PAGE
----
“THOSE OF you who are less than 25 years old are less Bratislavan than I am,” said Sawkat Choudhury, a physician who came to Bratislava as a medical student in 1985 and stayed, during a debate in Bratislava’s Artforum bookshop which gathered five expats from far-off as well as not-so-distant places who currently reside in the Slovak capital.
The debate, entitled “Prepačté, nevjem dobre po slovensku!”[sic] (Excuse me, I don’t speak Slovak that well), was an event organised on March 11 in cooperation with the Milan Šimečka Foundation. It was part of the fourth Bratislava in Artforum Festival, which takes place annually in the Artforum bookshop, a location which has over the years become something of a cult venue in the city. The debate saw Dutch photographer Illah van Oijen, Canadian cafe-owner Ben Pascoe, Macedonian researcher Živka Deleva, American translator and third-sector consultant Janet Livingstone, and Choudhury talking in Slovak about their experiences, impressions and opinions of life in Bratislava in front of a crowded audience.
“Bratislava, on the one hand, has the qualities of Slovakia’s other, smaller cities that people bring with them, but on the other hand there is the pressure of something ‘Pressburger’, diverse, that has always been here – Jewish, Slovak, or German alike,” Choudhury said. “You can see that from people’s behaviour, and I grew to like it much more than the 15-million-strong [city of] Dhaka where I grew up.”
The expats, who admit their manifold identities and who have made Bratislava their home, are returning to the city some of its almost-lost diversity. They spoke about how Bratislava has changed during the time they have lived here, how they dealt with the challenges of living in a foreign city and speaking a foreign language, and how they grew to like it.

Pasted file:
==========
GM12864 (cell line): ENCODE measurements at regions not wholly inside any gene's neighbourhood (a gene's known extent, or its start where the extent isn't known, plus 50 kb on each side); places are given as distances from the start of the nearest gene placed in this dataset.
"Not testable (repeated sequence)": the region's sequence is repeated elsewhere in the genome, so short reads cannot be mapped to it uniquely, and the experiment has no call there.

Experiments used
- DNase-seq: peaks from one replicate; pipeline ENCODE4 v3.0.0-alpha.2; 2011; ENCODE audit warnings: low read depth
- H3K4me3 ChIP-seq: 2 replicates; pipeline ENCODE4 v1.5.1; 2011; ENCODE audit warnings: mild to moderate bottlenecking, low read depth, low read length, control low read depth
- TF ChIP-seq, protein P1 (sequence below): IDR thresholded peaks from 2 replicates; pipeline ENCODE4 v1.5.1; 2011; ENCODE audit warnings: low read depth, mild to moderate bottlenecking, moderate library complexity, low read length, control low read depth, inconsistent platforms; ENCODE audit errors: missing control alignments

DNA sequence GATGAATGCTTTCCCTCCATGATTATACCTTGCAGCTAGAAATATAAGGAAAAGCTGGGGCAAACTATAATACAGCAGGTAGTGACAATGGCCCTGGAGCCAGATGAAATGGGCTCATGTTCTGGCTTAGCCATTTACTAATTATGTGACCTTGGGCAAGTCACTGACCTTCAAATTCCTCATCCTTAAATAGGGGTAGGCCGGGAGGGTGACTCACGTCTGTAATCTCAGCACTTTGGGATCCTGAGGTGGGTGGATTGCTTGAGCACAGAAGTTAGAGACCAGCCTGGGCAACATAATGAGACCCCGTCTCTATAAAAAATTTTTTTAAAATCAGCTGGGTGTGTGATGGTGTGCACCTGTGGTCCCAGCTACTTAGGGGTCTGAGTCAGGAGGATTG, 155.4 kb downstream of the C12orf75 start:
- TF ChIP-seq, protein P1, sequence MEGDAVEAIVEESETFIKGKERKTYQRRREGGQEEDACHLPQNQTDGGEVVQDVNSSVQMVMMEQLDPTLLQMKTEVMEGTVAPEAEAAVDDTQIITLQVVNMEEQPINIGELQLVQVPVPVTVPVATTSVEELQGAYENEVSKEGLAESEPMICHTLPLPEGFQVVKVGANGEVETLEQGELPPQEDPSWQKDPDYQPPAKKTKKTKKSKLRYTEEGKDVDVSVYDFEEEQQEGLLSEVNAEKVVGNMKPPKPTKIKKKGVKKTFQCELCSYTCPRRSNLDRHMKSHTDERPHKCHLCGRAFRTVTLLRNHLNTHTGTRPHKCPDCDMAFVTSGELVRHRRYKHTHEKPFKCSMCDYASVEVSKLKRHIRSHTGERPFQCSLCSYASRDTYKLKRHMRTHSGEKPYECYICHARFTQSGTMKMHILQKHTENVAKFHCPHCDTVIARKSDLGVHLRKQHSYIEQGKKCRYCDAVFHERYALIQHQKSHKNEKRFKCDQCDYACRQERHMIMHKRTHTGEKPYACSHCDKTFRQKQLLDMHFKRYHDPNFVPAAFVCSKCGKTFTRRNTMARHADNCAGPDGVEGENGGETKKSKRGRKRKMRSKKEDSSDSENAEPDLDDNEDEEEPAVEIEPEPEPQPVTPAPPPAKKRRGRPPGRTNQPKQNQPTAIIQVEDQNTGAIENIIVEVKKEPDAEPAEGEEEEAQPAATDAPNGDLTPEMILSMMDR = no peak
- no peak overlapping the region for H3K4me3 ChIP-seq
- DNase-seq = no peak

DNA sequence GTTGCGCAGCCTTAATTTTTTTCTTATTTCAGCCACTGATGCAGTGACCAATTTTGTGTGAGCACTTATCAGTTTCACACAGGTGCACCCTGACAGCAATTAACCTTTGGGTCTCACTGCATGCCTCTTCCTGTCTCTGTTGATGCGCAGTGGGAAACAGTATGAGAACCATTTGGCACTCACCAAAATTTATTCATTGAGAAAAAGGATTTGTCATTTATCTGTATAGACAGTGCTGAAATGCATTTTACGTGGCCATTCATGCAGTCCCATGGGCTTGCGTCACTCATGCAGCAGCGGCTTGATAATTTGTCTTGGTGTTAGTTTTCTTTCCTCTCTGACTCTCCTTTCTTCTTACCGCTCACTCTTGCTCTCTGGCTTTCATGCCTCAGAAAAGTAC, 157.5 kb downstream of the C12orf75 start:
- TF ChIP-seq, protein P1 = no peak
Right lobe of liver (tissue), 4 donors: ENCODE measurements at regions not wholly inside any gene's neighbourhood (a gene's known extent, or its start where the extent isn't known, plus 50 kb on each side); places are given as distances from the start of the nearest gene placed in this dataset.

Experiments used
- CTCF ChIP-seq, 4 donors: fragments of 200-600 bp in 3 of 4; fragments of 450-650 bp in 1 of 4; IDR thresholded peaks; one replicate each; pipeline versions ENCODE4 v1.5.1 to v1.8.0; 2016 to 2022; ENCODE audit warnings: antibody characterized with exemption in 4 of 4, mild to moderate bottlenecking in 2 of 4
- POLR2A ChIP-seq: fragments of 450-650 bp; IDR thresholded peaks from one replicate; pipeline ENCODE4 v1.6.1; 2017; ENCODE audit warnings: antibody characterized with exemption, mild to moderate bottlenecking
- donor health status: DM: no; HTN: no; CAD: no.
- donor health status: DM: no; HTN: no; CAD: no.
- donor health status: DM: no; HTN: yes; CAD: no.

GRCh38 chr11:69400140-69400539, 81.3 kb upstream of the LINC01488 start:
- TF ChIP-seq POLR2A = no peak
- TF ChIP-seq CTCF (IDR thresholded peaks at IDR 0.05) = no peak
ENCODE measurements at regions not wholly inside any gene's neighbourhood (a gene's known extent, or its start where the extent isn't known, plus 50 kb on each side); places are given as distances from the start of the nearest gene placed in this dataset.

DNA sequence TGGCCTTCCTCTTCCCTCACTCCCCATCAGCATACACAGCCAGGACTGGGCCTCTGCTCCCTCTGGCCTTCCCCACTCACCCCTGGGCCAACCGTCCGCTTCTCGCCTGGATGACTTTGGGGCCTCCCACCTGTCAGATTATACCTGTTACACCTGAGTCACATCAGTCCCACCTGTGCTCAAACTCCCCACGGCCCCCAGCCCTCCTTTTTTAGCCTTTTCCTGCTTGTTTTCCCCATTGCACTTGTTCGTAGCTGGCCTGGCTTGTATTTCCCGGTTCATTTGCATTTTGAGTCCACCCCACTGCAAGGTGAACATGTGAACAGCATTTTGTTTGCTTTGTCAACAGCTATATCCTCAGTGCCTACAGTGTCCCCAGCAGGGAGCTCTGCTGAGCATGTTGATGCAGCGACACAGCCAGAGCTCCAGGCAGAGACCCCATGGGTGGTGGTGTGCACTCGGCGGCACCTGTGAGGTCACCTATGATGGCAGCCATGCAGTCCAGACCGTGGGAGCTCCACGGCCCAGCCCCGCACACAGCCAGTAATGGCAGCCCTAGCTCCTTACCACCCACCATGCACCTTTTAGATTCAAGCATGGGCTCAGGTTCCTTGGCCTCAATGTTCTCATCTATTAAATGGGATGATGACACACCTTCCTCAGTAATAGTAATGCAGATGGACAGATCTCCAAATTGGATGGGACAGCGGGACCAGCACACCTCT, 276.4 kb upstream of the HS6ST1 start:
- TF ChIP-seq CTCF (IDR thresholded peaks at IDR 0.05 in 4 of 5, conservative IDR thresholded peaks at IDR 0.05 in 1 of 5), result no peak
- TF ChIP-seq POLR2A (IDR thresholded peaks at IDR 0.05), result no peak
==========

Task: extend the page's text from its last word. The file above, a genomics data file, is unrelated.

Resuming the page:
“I carry on, and I do my best to make Bratislava my home; I feel good here,” Deleva, who has been living in Bratislava for four years, said of her experiences.
Illah van Oijen, whose book of photography about Bratislava was published recently, said that upon her arrival in Bratislava in 2007 she felt the responsibility of a photographer to document the changes that she saw happening in the city, and that she regarded as huge.
“Bratislava is a topic in my life, I keep dealing with it, I keep taking pictures of it, people keep asking me about it,” van Oijen said, adding that the problem of Bratislava is that its people remain steeped in nostalgia about what Bratislava has lost throughout history. But she believes one needs to be critical and look forward to what can be improved and built in the city.
“I’m home here, now, really, for better or worse,” said Janet Livingstone, who has been in Slovakia since the early 1990s, adding that for her, life in Bratislava is full of contrasts.
Ben Pascoe admitted that thanks to leaving Canada and starting a new life in Bratislava he has had a chance to meet interesting people that he would never get to meet in his home country.
“Every day I miss less and less things from Canada,” he said.
The Bratislava in Artforum Festival lasted from March 10 to March 18 and featured a live debate every night. On March 14, the anniversary of the emergence in 1939 of the wartime Nazi-allied Slovak State – a date which frequently brings supporters of far-right movements onto the streets – the debate was focused on nationalism and patriotism. It was organised as a part of the Enough of Silence protest against fascism and similar tendencies in society. The protest events comprised an exhibition about the persecution of homosexuals in Nazi Germany, a concert and a documentary screening, a film marathon, and debates in the Open Gallery, as well as a debate accompanied by a tasting of traditional Jewish dishes at Artforum.
21. Mar 2011 at 0:00 | Michaela Terenzani